For wheat, total area of all types are estimated by the survey at 46.9 million acres. This is little higher than the USDA’s current estimate of 46.5 million and 900,000 more than 2017/18 American wheat acres. This would suggest a total 2018/19 wheat crop of a little more than 1.89 billion bushels, or 51.5 million tonnes.
Breaking it down, Allendale’s survey suggests 32.55 million acres of winter wheat (down 152,000 from 2017), spring wheat at 11.92 million (up 915,000 acres year-over-year), and 2.42 miillion acres of durum (up 114,000 from last year).
If you’re doing the math here, that’s more than 1 million acres more of spring-planted wheat than what was planted in 2017/18. This could intuitively be interpreted as bearish. What’s clear is that fringe acres of corn are going back into spring-planted wheats or soybeans. The USDA will update their own estimates of 2018/19 U.S. acreage intentions on Thursday, March 29th.
For wheat, it’s certainly dry in the likes of Kansas, Oklahoma, and Texas, where the winter wheat crop’s good-to-excellent ratings sit at 12%, 7%, and 13% respectively. A year ago, those numbers were 40%, 42%, and 35%. This is significant considering these three states produced nearly 3/4s of the American winter wheat crop last year.
While this certainly bullish, the USDA noted that, “last week’s lower prices brought a bearish change in momentum that may serve as an early warning to non-commercials that turned bullish.” That being said, Chicago SRW wheat lost 4.3% this past week, while KC HRW wheat prices dropped back below $5 USD / bushel, losing 4% since last Friday. Hard red spring wheat prices in Minneapolis were able to weather the storm a bit better, losing just 0.9% for the week.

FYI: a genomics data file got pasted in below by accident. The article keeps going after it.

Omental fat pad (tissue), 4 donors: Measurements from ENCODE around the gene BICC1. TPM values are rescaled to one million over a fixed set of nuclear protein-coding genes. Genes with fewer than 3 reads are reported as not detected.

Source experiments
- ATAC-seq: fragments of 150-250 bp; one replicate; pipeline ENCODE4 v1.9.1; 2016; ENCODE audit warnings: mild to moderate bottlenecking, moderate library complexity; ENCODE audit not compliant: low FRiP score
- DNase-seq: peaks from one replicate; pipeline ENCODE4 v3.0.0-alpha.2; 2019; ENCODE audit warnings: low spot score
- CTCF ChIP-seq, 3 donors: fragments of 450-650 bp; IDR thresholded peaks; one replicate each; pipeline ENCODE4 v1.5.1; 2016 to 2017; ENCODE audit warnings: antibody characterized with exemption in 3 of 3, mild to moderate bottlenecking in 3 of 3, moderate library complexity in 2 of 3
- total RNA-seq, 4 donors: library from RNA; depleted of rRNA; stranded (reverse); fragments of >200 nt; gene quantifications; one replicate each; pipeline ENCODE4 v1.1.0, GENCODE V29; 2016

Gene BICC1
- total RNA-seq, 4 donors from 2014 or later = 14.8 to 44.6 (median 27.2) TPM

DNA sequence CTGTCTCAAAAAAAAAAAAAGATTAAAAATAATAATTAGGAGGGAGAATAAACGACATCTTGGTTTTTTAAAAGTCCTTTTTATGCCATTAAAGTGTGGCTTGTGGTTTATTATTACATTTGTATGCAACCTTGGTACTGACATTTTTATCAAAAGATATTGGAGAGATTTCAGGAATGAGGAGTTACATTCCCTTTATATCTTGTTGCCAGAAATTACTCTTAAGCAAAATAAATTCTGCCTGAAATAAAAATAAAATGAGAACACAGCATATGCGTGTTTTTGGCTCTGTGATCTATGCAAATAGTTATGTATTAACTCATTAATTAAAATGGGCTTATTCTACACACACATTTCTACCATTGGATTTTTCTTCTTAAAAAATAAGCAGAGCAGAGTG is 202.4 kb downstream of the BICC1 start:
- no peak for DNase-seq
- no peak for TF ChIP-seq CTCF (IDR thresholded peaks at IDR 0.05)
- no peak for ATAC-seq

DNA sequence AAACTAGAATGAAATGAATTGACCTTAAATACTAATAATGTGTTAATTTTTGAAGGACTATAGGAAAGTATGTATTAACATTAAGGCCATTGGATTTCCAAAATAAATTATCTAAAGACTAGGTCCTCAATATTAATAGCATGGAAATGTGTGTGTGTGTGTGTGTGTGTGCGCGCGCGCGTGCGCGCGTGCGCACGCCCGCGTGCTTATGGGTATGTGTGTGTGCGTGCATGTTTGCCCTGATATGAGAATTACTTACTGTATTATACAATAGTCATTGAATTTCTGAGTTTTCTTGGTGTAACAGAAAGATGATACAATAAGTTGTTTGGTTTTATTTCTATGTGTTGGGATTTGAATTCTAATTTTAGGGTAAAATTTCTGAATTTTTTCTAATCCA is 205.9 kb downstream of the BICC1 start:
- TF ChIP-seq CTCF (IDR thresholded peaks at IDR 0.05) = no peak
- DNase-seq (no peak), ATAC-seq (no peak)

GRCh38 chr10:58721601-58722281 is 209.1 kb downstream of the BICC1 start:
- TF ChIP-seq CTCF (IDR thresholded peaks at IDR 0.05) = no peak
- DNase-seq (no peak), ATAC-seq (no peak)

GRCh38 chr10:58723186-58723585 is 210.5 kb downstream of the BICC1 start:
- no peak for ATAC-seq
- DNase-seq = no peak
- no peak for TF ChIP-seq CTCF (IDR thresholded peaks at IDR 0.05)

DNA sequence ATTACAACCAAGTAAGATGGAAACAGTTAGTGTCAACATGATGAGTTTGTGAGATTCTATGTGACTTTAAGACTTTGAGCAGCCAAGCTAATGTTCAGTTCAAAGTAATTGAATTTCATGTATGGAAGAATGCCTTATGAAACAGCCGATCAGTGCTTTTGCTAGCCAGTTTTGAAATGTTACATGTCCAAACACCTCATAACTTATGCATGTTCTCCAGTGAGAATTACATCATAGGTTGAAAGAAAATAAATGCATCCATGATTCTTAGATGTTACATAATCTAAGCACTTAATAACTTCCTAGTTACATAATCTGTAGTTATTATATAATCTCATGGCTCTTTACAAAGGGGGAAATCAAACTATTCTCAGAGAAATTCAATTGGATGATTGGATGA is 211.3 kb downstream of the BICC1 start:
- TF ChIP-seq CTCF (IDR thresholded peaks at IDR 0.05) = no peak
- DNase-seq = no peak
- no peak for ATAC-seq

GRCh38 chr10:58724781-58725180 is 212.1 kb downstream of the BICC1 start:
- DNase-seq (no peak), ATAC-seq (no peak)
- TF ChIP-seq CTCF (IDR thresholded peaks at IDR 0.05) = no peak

Coming back to exports, Canadian grain exports through the first week of March, year-to-date volumes of all exported grains are at 24.8 million tonnes. This basically matches the 3-year average but is in fact nearly 16% (or roughly 3.3 million MT) higher than the same period in 2013/14. What is likely going to happen as we roll through the next 6 weeks?
Well, the ideal situation is that Canada’s grain handling system will run at a very fast pace to achieve Ag Canada’s export target. To meet the 46.2 million tonnes of total Canadian grain exports forecasted for the 2017/18 crop year though, the pace of exports will have to nearly double! Quite simply, this would mean that Canadian total grain exports would have to jump to more than 1 million tonnes, from the 600,000 tonnes or so that’s been shipped out weekly right now.
While CN and CP have committed to improving their rail service, the most recent Ag Transport Coalition showed us though that CP and CN railroads supplied a combined 45% of requested grain railcars in week 31 (the same period for which we’re looking at grain exports. While up 32% from the week previous, it’s the second worst weekly fulfilment performance to date.
Overall, with the volatility that we’re seeing, there doesn’t seem to be any clear direction on where grain prices want to go. Further, talking rail companies talk with a grain of salt, we’re also lack a clear direction of grain actually being moved.